Sunday, December 9, 2018

What I Want From The New Democratic House Majority

Establish a Democratic policy consensus so that the party can unite to defeat the Republicans. Establish a policy presence in the public mind, and lay the ground for retaking the Senate and the Presidency in 2020. These I think are the most important things.
I think Indivisible, in Indivisible on Offense, offers some of the best ideas on how: messaging bills, must-pass bills, investigations, and defense. Investigations, I think, are the strongest of these, because the House can conduct them without a need for Senate Republicans. Investigate Kavanaugh. Investigate the Trump/Republican Russia connections. Investigate medical price-gouging. The House Democrats cannot unilaterally pass legislation, but they can embarrass the Republicans, and that can be powerful. If we make them look like weak fools, their popular support will shrink.
The House can propose budgets. It could also reinstate the Gephardt rule, saying that when a budget was passed, the debt ceiling would be raised, thereby avoiding debt ceilings.
House Committees can hold hearings and explore ideas. When it again becomes possible for Democratic bills to become law, these could become the outlines of bills. Topics I would like to see explored are:
1.     Climate change!
2.     New economic policies. The economic policies we have been relying on since Reagan have proven to be abysmal failures, leading to a boom and bust economy, poverty for many, and poor employment conditions. We are in dire need of reforms and I would like to see the possibilities explored.
3.     New foreign policy. The US is now supporting Saudi Arabia’s war in Yemen. The House cannot stop this, but it can at least hold hearings. Beyond that there is an enormous need to deescalate conflicts worldwide and resolve the emerging conflicts that environmental destruction will bring. Even with the full power of the US government this would be difficult but, again, we can at least explore possibilities.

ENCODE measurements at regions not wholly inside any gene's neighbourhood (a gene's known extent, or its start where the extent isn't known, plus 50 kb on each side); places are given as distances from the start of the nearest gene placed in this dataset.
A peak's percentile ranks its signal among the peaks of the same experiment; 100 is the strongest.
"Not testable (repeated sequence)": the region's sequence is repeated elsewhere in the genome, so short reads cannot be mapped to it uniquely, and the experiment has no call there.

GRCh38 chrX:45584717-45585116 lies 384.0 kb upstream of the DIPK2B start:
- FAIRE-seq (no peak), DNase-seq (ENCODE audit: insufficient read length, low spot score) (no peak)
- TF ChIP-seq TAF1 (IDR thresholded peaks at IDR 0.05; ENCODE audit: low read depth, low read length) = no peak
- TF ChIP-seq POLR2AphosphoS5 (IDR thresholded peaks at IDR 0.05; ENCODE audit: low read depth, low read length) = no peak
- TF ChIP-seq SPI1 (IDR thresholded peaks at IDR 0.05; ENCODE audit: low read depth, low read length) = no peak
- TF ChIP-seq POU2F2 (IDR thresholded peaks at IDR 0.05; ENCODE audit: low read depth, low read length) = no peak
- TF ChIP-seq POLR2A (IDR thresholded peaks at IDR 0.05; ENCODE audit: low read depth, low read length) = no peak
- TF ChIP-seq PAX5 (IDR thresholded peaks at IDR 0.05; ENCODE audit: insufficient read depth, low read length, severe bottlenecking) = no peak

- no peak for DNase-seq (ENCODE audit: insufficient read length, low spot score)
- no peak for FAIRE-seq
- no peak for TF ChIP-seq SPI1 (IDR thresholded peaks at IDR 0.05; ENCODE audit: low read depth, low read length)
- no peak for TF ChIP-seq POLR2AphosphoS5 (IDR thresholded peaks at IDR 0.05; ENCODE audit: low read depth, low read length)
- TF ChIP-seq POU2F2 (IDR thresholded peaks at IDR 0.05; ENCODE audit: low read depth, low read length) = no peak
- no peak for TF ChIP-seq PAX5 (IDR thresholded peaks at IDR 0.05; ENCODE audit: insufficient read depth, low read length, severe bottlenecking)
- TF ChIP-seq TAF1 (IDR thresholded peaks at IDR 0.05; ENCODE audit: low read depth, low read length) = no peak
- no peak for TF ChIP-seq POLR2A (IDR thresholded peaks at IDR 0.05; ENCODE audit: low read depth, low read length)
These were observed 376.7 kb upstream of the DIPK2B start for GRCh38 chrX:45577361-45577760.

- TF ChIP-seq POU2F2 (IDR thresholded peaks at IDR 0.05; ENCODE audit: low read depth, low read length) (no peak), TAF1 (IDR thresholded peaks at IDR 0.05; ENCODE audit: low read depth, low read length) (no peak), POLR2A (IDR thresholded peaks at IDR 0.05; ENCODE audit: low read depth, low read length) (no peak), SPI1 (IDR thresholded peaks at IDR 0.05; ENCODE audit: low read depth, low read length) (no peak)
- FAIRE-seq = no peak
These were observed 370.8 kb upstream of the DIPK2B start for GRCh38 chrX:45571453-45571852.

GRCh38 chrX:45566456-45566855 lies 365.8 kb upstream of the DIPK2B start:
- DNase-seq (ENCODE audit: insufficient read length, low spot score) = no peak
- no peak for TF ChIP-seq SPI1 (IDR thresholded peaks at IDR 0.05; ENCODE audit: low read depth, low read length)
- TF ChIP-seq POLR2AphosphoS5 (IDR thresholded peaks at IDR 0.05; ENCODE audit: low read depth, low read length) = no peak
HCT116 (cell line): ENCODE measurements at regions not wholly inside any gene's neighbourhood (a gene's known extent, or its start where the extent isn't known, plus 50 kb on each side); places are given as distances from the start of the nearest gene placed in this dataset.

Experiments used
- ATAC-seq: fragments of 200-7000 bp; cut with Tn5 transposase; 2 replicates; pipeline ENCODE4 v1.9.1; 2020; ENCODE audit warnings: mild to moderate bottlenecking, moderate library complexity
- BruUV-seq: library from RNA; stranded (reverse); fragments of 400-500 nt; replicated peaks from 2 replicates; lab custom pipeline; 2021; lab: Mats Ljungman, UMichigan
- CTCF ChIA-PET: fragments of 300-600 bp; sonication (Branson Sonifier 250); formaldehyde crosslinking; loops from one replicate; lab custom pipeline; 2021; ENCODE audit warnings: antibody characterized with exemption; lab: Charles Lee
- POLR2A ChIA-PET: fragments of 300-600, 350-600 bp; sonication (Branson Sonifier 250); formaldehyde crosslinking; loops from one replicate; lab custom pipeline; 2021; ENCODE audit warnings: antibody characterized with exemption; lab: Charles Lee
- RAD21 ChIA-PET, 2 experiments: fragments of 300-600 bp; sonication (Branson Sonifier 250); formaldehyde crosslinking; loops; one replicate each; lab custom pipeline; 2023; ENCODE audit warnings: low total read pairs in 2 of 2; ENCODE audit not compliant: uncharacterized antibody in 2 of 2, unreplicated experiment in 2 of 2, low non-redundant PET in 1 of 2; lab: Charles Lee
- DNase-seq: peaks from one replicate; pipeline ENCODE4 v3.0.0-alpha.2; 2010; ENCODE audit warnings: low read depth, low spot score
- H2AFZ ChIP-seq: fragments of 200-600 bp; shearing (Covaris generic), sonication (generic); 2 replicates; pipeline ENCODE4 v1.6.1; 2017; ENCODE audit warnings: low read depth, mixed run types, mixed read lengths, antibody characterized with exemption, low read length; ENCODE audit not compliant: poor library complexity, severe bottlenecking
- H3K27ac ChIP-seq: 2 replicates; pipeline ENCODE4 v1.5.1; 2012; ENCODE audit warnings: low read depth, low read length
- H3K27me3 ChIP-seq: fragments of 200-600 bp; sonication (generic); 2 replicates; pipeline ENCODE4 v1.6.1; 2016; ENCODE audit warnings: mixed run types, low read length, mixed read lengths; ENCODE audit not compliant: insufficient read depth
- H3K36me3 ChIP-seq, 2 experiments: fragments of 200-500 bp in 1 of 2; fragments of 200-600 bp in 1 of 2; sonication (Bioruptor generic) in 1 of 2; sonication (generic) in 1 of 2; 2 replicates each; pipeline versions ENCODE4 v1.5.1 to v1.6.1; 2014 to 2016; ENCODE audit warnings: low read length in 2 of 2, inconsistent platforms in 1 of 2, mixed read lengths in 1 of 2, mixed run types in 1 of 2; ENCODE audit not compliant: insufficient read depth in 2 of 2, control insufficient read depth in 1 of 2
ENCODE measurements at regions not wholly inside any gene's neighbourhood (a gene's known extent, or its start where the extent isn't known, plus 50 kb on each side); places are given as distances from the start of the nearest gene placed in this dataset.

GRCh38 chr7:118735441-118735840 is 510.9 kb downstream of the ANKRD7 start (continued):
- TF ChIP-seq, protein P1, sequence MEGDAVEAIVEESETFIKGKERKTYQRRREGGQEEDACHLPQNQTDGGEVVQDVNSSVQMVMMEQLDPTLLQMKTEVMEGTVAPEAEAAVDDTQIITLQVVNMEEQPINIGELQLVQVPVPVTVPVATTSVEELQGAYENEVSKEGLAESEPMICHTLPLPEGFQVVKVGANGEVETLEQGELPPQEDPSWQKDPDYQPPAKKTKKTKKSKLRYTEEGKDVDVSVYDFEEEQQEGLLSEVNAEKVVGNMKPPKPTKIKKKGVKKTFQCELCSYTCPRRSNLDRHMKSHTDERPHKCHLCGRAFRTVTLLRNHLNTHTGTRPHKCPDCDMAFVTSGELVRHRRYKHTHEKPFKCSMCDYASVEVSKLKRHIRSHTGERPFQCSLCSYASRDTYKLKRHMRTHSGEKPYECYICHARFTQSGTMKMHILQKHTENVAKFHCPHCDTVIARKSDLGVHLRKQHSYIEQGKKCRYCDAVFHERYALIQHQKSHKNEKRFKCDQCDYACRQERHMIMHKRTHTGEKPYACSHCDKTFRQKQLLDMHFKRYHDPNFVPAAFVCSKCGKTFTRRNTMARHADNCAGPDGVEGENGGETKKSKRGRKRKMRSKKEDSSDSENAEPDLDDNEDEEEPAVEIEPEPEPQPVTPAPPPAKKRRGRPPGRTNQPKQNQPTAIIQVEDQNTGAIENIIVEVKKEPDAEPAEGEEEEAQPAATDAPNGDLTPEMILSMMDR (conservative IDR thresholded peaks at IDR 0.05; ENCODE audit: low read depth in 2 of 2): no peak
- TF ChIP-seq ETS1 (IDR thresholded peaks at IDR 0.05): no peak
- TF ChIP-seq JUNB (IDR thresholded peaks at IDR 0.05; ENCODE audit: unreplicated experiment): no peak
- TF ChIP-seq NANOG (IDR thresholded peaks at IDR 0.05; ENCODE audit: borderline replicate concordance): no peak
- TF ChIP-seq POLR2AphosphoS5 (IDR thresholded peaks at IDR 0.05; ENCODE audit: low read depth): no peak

4.     Bankruptcy reform. I would like to see the House explore the possibility of returning to bankruptcy law that allows for dignified fresh starts. The Republican bankruptcy reforms of 2005 made bankruptcy much harder on individuals, and this arrived just in time to make the crash of 2008 even harder. Likewise, dignified bankruptcy ought to be allowed for people who will never be able to pay their student loans. Let’s have Senator Warren testify on this.
5.     New immigration policy. What we have now is cruel and expensive. Let’s explore possible reforms!
6.     New firearms policy. Our far-too-lenient firearms policies are literally terrorizing our children. Let’s discuss changing this.
7.     New domestic terrorism policies. On the one hand, we put our people at risk with useless surveillance. On the other hand, our biggest terror threat – domestic far right terror – is also our least policed threat. Easy access to firearms may also make it easy for foreign terrorists to act on US soil.
8.     Policing reform. Our police forces are shot through with racism. Let’s discuss what to do about this.
9.     And on, and on.
Finally, I have a personal hobby-horse: I would like to see the House unilaterally reestablish the Office of Technology Assessment, destroyed by Newt Gingrich and the Republicans in 1995.